Fancy a pint (or equiv.)?

Back in August 2020 – when Covid deaths were running at 9-10 a day, I was unvaccinated (like everyone else), the pubs had only just reopened and I was mostly drinking at home – I came up with this table as a device for comparing beers of different sizes and strengths.

Third 24
275 ml 35
Half 36
330 ml 42
US 12 oz 45
440 ml 56
US pint 60
500 ml 63
Pint 72

So you’ve had a 440ml can of something at 7% and a 330ml bottle of a 9%er – what’s that in pints? Simple: it’s the equivalent of a pint at ((56 * 7) + (42 * 9)) / 72, or 770 / 72, which is very slightly more than 768 / 72, which is 10.75, so call it 10.8.

(Well, I say ‘simple’.)

Now, I’m triple-jabbed, Covid deaths are running at 90-100 a day, it’s too damn cold to sit outside and I’m mostly drinking at home. And I wonder if that table – marvel of concision and information-density though it is – could be improved. Perhaps we could focus on the main can/bottle sizes and redo the whole thing as fractions of a pint?

275 ml 35/72
330 ml 7/12
US 12 oz 5/8
440 ml 7/9
500 ml 7/8

Then how about extending that into a table of pint equivalents for different sizes? The principle’s simple: 500 ml at 6% is the equivalent of a pint at (6% * 7 / 8) = 5.3%; 440 ml at 6% is the equivalent of a pint at (6% * 7 / 9) = 4.7%. I’m limiting the table to (strengths corresponding to) the range from 3.4% to 6.8% – over 3 and under 7, broadly speaking – because that’s still the kind of strength I’m looking for from a single beer. (Not that I don’t occasionally buy beers outside that range, but they do tend to hang around for longer.)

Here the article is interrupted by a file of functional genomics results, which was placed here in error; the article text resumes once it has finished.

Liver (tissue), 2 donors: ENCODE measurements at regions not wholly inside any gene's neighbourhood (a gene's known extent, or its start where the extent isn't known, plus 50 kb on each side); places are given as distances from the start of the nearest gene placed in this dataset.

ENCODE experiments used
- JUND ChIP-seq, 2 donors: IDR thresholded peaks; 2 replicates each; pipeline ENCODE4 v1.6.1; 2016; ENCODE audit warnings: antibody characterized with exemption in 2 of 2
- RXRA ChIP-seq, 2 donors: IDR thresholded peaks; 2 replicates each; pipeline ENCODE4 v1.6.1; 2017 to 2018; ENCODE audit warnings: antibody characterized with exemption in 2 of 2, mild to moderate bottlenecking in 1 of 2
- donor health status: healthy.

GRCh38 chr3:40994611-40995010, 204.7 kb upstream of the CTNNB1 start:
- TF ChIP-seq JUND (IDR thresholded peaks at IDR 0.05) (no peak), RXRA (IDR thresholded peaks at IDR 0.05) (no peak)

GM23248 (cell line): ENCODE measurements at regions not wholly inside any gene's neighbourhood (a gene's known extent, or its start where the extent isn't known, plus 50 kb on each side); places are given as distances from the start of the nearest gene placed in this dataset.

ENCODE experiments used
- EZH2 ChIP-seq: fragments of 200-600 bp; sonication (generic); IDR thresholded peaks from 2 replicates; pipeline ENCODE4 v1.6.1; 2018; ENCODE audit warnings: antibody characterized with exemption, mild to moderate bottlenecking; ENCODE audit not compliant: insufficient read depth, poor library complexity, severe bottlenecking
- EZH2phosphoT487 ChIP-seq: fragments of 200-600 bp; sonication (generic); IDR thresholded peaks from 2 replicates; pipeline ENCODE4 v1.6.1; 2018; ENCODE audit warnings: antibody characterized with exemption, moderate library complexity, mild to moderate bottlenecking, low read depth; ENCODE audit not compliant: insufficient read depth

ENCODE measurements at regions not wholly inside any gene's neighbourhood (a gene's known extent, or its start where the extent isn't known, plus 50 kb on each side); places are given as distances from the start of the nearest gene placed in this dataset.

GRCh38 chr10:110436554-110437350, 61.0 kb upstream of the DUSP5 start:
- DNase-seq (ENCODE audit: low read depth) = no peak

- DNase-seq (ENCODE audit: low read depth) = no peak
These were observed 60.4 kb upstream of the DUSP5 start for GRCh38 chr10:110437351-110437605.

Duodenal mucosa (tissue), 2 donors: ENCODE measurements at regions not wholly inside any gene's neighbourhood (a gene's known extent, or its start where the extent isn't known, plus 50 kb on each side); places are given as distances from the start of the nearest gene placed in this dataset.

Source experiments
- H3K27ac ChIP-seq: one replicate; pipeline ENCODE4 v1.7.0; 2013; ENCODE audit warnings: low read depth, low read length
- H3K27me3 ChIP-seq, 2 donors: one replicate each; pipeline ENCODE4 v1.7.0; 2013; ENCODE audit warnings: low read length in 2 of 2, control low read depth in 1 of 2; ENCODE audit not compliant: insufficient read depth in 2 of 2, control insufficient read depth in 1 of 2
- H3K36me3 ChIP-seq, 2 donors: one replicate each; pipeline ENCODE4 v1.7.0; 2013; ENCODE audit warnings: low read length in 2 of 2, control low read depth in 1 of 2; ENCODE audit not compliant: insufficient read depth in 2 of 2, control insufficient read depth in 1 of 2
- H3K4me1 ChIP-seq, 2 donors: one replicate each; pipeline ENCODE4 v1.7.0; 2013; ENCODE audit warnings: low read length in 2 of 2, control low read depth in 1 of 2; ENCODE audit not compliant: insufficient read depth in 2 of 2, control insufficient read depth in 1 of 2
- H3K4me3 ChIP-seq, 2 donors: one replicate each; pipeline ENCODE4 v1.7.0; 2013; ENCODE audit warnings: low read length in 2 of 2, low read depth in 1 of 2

Here goes then. The numbers along the top are the strength of the beer; the numbers in the table are the equivalent strength of a pint delivering the same amount of alcohol.

4 5 6 7 8 9 10 11 12
275 ml 3.4 3.9 4.4 4.9 5.4 5.8
330 ml 3.5 4.1 4.7 5.3 5.8 6.4
US 12 oz 3.8 4.4 5 5.6 6.3 6.9
440 ml 3.9 4.7 5.4 6.2
500 ml 3.5 4.4 5.3 6.1

From which we learn that

  • 275 ml bottles (7%+) are good for the upper reaches of loopy juice but not for much else.
  • 330 ml (6-11%) is ideal for anything less than entirely sessionable; also, a lot of those punchy-looking Belgian beers are really fairly weedy when you take the bottle size into account. (That’s my story and I’m sticking to it.)
  • Those American 355 ml bottles… they’re fine, too.
  • Conversely, 500 ml (4-7%) is ideal for anything you’d drink when you’ve got a thirst on.
  • 440 ml (5-8%) is a bit betwixt and between – and besides, in practice people are putting stuff that’s much too strong into big cans (10% at 440 ml is a pint at 8.6%, which is… not a pint).
  • And don’t even get me started on 660 and 750 ml.

Admittedly, it’s not currently possible to filter the beers on any of my friendly local Webstores by strength and container size, but a table like this is handy as an aide memoire. And it’ll be handy until I’m mostly ordering over the bar again, which hopefully will be sooner than it currently looks like.

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